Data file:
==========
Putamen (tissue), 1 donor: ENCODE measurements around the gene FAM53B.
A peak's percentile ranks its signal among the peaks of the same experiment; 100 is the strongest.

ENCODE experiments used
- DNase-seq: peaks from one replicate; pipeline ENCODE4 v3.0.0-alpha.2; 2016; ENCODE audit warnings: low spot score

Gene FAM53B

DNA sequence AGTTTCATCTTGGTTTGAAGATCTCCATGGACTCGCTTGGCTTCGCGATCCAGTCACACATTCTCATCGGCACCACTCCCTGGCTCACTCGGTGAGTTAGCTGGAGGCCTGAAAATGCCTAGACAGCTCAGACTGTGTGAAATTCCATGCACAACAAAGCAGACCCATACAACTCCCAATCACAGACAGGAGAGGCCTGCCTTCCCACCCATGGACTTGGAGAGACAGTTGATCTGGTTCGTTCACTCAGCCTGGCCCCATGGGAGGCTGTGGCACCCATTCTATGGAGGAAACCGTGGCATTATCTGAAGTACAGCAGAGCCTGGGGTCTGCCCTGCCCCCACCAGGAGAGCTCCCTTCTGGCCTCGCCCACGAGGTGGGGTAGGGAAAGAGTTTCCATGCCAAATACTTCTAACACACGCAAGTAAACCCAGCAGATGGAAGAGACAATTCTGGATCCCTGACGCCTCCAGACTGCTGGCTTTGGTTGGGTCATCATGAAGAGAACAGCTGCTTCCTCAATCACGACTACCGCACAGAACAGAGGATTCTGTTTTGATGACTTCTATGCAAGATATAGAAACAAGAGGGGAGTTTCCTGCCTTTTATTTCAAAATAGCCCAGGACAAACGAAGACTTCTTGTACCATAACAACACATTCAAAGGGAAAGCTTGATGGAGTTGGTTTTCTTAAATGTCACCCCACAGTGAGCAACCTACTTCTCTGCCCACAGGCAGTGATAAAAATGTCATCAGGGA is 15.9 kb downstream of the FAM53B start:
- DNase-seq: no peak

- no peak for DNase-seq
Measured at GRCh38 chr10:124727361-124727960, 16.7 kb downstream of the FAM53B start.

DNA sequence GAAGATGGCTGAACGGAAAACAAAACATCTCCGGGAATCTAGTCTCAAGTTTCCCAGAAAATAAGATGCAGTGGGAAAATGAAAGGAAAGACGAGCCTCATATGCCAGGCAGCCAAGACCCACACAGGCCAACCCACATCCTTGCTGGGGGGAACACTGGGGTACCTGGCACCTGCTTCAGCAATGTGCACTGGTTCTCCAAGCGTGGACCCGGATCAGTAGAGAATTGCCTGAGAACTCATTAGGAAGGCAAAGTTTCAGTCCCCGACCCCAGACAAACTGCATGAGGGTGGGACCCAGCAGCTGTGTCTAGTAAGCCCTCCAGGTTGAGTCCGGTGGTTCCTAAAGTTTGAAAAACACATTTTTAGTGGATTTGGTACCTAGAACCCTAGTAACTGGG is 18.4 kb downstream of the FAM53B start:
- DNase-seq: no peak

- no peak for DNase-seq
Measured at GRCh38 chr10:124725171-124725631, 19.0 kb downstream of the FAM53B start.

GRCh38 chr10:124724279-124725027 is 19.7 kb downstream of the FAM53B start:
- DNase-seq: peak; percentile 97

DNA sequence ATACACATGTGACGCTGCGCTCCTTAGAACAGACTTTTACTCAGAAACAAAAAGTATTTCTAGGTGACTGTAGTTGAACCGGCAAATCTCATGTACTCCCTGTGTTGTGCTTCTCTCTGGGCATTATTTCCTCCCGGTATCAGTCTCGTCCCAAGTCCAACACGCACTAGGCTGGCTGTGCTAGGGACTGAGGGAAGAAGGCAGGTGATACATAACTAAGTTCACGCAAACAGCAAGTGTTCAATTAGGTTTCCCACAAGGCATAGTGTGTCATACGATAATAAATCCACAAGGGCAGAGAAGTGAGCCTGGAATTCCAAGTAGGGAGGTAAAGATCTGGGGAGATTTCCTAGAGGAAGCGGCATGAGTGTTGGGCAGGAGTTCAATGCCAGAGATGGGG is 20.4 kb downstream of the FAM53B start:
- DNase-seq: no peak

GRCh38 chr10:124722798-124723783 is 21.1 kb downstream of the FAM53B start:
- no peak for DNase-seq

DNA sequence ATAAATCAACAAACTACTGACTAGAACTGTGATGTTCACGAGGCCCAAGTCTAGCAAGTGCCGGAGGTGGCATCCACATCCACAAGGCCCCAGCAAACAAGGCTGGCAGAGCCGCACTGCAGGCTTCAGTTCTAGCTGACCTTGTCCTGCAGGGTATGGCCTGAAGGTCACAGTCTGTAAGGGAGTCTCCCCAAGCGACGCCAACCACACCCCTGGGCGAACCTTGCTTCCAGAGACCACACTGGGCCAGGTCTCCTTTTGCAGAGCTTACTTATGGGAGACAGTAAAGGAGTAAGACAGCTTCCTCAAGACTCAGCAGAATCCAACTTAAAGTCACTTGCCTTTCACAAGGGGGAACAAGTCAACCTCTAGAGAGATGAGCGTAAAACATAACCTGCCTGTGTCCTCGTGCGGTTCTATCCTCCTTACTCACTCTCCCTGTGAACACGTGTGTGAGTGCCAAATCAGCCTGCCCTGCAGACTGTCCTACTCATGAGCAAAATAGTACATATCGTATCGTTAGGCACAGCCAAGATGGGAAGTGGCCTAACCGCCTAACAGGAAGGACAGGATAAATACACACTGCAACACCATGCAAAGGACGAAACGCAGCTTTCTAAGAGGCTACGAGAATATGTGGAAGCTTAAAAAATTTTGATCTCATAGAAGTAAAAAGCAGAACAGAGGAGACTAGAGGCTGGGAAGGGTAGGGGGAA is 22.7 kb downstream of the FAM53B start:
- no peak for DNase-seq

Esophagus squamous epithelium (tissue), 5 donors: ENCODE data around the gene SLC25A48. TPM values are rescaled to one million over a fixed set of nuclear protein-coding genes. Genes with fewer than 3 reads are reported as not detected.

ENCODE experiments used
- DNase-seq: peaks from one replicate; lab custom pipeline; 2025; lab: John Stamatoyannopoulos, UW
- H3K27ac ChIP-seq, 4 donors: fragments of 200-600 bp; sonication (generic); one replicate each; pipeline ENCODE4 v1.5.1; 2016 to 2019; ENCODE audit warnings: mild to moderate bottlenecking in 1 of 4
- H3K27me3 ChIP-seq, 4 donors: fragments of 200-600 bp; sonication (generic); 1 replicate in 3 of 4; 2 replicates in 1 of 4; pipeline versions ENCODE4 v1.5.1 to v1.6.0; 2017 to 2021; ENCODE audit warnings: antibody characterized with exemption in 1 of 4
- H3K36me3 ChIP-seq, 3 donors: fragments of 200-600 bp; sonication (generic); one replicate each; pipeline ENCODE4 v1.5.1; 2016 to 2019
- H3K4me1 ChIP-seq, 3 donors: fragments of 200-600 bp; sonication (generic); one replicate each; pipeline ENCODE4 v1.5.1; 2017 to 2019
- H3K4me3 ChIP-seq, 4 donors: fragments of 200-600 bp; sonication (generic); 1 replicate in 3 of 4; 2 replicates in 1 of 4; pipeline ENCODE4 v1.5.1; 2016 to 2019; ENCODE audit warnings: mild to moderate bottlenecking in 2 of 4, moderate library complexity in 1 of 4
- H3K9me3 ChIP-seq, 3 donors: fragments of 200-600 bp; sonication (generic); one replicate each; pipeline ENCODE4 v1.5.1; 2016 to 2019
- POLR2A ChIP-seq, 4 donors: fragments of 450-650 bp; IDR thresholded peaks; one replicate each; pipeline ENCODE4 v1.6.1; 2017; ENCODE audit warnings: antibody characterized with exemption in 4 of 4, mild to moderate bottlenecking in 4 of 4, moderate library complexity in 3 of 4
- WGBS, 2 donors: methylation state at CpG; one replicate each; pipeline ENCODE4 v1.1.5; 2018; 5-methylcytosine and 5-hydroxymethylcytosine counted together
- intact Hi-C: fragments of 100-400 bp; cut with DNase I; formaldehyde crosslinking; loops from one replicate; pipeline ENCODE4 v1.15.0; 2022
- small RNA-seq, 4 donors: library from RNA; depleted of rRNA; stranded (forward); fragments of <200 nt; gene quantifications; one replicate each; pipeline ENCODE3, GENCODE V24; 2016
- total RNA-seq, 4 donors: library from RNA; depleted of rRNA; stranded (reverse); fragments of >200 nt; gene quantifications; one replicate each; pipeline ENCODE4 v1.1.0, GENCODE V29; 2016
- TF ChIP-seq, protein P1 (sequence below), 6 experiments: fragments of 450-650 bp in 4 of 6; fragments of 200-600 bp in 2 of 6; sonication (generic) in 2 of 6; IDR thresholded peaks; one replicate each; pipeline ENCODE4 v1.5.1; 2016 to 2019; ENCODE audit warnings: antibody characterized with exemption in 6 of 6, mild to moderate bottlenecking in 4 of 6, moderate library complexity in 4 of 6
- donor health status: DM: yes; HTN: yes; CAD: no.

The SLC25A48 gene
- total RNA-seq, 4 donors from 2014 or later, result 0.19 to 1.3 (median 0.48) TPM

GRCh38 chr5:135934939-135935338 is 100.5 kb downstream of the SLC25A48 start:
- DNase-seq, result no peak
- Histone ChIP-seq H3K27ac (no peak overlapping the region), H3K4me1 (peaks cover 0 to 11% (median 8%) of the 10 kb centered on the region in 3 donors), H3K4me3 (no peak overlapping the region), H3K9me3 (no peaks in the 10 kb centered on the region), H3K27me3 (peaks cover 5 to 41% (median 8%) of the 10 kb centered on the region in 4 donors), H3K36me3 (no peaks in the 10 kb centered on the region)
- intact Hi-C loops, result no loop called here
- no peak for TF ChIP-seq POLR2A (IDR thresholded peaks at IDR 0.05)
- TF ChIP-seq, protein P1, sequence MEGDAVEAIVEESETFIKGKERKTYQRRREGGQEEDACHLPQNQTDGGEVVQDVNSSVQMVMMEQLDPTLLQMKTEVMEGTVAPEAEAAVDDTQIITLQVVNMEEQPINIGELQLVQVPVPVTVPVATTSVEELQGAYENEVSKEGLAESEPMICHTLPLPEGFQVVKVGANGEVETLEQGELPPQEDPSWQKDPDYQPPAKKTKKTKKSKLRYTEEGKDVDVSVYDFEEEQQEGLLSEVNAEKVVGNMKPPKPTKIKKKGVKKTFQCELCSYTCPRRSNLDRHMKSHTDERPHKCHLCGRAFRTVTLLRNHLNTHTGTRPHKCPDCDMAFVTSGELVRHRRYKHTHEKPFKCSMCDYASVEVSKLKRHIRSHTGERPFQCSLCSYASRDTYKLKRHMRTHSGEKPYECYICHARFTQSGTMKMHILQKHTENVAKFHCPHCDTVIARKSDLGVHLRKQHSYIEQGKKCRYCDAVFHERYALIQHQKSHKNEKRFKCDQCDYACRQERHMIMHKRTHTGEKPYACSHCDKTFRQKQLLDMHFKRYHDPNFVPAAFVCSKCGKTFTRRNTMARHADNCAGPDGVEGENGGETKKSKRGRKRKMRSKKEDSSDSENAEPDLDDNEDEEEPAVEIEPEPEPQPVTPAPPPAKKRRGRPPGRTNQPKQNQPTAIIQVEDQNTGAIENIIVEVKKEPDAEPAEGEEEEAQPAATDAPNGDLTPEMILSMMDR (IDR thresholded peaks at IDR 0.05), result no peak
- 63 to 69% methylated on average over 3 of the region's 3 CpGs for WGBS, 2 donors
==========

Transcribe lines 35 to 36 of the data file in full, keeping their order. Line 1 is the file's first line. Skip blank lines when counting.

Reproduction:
- total RNA-seq, 4 donors: library from RNA; depleted of rRNA; stranded (reverse); fragments of >200 nt; gene quantifications; one replicate each; pipeline ENCODE4 v1.1.0, GENCODE V29; 2016
- TF ChIP-seq, protein P1 (sequence below), 6 experiments: fragments of 450-650 bp in 4 of 6; fragments of 200-600 bp in 2 of 6; sonication (generic) in 2 of 6; IDR thresholded peaks; one replicate each; pipeline ENCODE4 v1.5.1; 2016 to 2019; ENCODE audit warnings: antibody characterized with exemption in 6 of 6, mild to moderate bottlenecking in 4 of 6, moderate library complexity in 4 of 6